Don’t take these birds flying with messages across LoC lightly
Regrettably, the Geneva Convention does not specify how birds accused of spying should be treated by their captors, but at this time of spiralling tension with distrust of our naughty neighbour at a peak, it would be irresponsible to dismiss such reports as a fowl affair or a story fit for the birdscolumns Updated: Oct 15, 2016 22:55 IST
If you ever needed proof that a fine line divides genius from madness and it’s often indistinguishable and frequently crossed, the foreign media seems to have found it in abundance in our country. The only thing is I’m not sure which side they’re coming down on. Either way the joke is on us.
A report that the police in Punjab have in their custody a pigeon, who they believe came from Pakistan and could be a spy, led to this memorable headline in the Wall Street Journal: “India detains pigeons as authorities fret over risk of a coo.”
Agence France-Presse says the pigeon was found carrying a note in Urdu presumably addressed to Prime Minister Narendra Modi. The note reads: “Modi, we are not the same people from 1971.Now each and every child is ready to fight against India.” The Huffington Post says the pigeon was found by a 14-year-old boy who took the bird straight to the police station.
The Wall Street Journal has some fascinating details. The paper says that the pigeon has been x-rayed and some unusual spots found on its abdomen. Two further x-rays followed but Rishpal Singh, an assistant sub-inspector, has said “the authorities still aren’t sure if there is anything nefarious.” Now the army will be consulted.
Rakesh Kaushal, a senior superintendent of police in Punjab, was good enough to explain the seriousness of the situation. He has told the Wall Street Journal: “We thought maybe it’s a spy pigeon. We can’t establish if it’s from Lashkar … it’s better to double check …law breakers are always up to new tricks. Who knows?”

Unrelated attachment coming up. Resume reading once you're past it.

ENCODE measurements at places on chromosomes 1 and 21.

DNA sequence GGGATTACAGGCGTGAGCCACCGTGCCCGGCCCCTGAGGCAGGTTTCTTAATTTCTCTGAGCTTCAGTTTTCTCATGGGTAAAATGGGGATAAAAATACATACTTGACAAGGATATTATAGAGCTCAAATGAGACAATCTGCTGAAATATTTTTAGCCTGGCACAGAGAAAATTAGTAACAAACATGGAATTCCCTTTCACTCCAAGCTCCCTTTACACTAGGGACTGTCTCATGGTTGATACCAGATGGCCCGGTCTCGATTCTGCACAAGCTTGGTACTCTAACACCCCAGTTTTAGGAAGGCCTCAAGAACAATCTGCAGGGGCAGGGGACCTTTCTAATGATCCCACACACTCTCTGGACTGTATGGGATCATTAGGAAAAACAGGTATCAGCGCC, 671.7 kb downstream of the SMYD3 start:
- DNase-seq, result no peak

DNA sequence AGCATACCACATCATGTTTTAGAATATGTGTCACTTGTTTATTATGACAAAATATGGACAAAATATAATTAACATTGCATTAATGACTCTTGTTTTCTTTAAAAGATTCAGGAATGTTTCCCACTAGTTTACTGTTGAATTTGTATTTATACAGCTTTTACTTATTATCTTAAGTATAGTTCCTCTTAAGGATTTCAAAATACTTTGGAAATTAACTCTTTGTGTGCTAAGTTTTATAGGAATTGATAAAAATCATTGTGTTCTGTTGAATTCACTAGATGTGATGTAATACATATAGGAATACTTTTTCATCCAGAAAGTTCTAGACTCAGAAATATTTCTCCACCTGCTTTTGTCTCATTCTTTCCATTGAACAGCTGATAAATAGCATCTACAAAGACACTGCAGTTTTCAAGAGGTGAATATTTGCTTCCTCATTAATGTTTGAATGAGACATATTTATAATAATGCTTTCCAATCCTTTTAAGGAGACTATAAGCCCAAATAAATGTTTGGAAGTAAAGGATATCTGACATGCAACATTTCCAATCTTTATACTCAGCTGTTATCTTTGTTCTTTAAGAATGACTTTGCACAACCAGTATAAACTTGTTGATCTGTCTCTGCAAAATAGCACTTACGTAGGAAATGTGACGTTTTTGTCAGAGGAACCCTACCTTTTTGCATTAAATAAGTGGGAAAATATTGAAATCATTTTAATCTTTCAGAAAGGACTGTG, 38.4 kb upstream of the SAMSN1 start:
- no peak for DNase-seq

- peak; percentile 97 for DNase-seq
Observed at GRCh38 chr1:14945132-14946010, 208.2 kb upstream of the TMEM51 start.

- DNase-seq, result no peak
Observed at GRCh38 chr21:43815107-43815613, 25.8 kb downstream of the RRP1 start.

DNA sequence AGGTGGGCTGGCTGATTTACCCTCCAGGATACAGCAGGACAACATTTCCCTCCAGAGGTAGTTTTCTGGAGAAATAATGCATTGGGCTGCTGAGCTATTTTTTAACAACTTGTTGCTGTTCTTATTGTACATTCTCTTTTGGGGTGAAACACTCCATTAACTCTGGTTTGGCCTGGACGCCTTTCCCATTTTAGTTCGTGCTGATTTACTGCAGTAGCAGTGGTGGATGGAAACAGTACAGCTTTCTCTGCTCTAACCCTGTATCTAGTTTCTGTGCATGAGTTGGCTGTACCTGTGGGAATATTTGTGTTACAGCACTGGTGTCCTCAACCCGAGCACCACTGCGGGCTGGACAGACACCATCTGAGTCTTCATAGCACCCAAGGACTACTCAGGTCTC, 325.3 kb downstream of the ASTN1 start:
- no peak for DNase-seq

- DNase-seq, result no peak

Who knows indeed! With such a bird in hand our security forces need to be extremely concerned about the others still in the bush.
Meanwhile, Pakistani social media has named the pigeon Ghutarghoon Khan and they’re clearly having a hoot at our expense. But this is not the first time pigeons have caused such consternation.
My niece Narayani tells me Ghutarghoon Khan is the second pigeon in Punjab police custody. The first was apparently caught 10 days earlier and remains in detention. I presume the police are meticulously gathering evidence before they file charges. Last year, a pigeon was discovered with a mysterious number on its feathers. At the time the deputy superintendent of police, Hansraj Hans, told Quartz: “We checked for cyanide under its beak.” Garud Sharma, said to be “a top intelligence officer”, added “We are also checking for circumcision.”
The Guardian, which has obviously done extensive research on this subject, has found a lot more than just avian espionage. The paper claims two balloons were recently found in Punjab with similar messages to the one found on Ghutarghoon Khan. Understandably no one is prepared to dismiss this as a mere case of hot air propulsion. In 2013 Indian security forces found a dead falcon fitted with a small camera. In 2010 a pigeon was detained following fears it could be a spy. Unfortunately, the paper does not relate what happened next. I wonder if it was found guilty. Regrettably, the Geneva Convention does not specify how birds accused of spying should be treated by their captors, but at this time of spiralling tension with distrust of our naughty neighbour at a peak, it would be irresponsible to dismiss such reports as a fowl affair or a story fit for the birds. In the pecking order of threats to national security these jailbirds must not be taken lightly.
The views expressed are personal